Out of the mayor's race.

As the deadline closed last Friday afternoon, a frenzy of new candidates filed to run for office, others switched races, and one even quit the crowded mayor's race, thereby establishing the final cast for this year's local political theater. And if you think local elections are dull, well, you're usually right—but shit howdy, not this year. It's going to be a messy goddamn brawl that rolls through the spring and summer and then vomits thousands of glossy mailers onto your doorstep in the fall.

Mayor: Despite having raised the most dough ($232,000), Tim Burgess withdrew his bid for mayor on Friday, thereby leaving a wide-open gap for candidates vying for conservative votes and funding. Why did he quit? From the Seattle City Council member's botched announcement last November to this abrupt end, Burgess never caught the tailwind many expected. Mayor Mike McGinn, who had been floundering his first couple of years in office, found his sea legs in city hall, and a pack of heavyweight contenders crowded into the race in winter. In particular, state senator Ed Murray and to a lesser extent Council Member Bruce Harrell have emerged in the race as safe bets for institutional backers that represent downtown business, and, unlike Burgess, they can't be portrayed as conservative outliers (Burgess infamously sponsored a controversial aggressive-panhandling bill that failed in 2010).

The same day, two new candidates jumped in (Joey Gray and Doug McQuaid), but nobody had ever heard of those people.

So who will win? According to a SurveyUSA poll released May 20, McGinn leads the pack with 22 percent support from Seattle voters, followed by former city council member Peter Steinbrueck (17 percent), Murray (15 percent), and then Harrell (12 percent). A substantial 23 percent are undecided.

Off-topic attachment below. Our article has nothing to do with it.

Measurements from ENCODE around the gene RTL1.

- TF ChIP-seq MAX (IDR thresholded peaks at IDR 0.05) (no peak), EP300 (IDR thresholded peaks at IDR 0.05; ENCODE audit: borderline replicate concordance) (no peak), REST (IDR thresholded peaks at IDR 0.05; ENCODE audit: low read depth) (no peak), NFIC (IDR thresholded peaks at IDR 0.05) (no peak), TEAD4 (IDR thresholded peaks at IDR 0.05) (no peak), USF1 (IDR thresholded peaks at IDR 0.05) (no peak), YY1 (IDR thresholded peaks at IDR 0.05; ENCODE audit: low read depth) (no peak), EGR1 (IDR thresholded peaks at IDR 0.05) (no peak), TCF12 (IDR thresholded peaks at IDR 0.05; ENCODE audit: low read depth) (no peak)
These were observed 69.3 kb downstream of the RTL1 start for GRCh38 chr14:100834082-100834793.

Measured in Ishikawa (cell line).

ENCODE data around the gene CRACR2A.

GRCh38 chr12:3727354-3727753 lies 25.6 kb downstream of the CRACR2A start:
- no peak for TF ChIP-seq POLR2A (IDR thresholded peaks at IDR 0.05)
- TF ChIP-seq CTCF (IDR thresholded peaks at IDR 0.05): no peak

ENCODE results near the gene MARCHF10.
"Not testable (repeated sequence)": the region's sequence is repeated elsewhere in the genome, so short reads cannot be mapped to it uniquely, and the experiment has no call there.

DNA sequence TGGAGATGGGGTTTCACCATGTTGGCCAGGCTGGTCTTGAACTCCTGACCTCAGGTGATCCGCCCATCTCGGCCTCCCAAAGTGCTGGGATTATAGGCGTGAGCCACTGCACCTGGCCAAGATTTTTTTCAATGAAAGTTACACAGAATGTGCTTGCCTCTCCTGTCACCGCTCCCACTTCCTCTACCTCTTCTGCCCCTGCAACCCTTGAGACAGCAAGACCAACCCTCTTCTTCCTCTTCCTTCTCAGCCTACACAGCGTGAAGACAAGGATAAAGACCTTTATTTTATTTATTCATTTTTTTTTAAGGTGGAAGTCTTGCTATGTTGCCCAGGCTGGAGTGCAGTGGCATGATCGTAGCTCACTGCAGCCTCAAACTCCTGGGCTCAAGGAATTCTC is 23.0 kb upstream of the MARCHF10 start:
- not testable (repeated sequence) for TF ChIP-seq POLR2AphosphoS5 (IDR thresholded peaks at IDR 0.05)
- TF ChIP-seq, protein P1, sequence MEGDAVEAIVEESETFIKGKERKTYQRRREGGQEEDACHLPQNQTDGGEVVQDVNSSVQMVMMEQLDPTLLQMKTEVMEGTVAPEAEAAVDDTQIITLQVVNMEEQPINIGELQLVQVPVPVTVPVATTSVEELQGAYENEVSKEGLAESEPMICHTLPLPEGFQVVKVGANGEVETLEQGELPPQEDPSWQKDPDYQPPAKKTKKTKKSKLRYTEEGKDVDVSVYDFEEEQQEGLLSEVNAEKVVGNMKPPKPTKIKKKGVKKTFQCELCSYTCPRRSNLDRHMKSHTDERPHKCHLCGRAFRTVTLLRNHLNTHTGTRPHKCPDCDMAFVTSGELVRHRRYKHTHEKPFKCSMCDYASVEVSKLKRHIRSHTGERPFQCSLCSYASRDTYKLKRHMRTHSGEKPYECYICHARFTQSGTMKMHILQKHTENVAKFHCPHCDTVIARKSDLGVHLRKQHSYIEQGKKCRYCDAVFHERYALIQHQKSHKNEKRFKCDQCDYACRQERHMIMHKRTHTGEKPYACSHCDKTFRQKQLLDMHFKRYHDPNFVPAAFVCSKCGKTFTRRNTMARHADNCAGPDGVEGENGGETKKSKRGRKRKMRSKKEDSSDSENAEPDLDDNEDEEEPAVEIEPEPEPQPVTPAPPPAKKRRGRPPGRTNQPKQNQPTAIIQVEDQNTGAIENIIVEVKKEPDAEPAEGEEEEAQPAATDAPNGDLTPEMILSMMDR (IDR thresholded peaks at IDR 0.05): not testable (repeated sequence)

But leading with less than a quarter of the vote and only a 37 percent job-approval rating—where McGinn is today—is a shitty position for any incumbent. McGinn might survive the primary election, but conventional wisdom says the anti-McGinn voters will likely coalesce around the challenger in November. Who's likely to be that challenger? My bet is on Murray.

City Council: The most seriously contested council race involves liberal Seattle City Council member Mike O'Brien and moderate Albert Shen, an engineering consultant. They must unexpectedly slog through the primary election after a long-shot third candidate named David Ishii joined the race on Friday.

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In terms of political theater, O'Brien will sell his vision of a city that invests in mass transit and bicycle lanes, while Shen will likely continue peddling his philosophy of condemning bike lanes and streetcars as impediments to cars. Despite being a political newcomer, Shen has raised $73,000, while O'Brien has raised only $41,000.

City Attorney: The biggest winner in Seattle is already Pete Holmes, who doesn't have a challenger and gets a free pass on a second term. recommended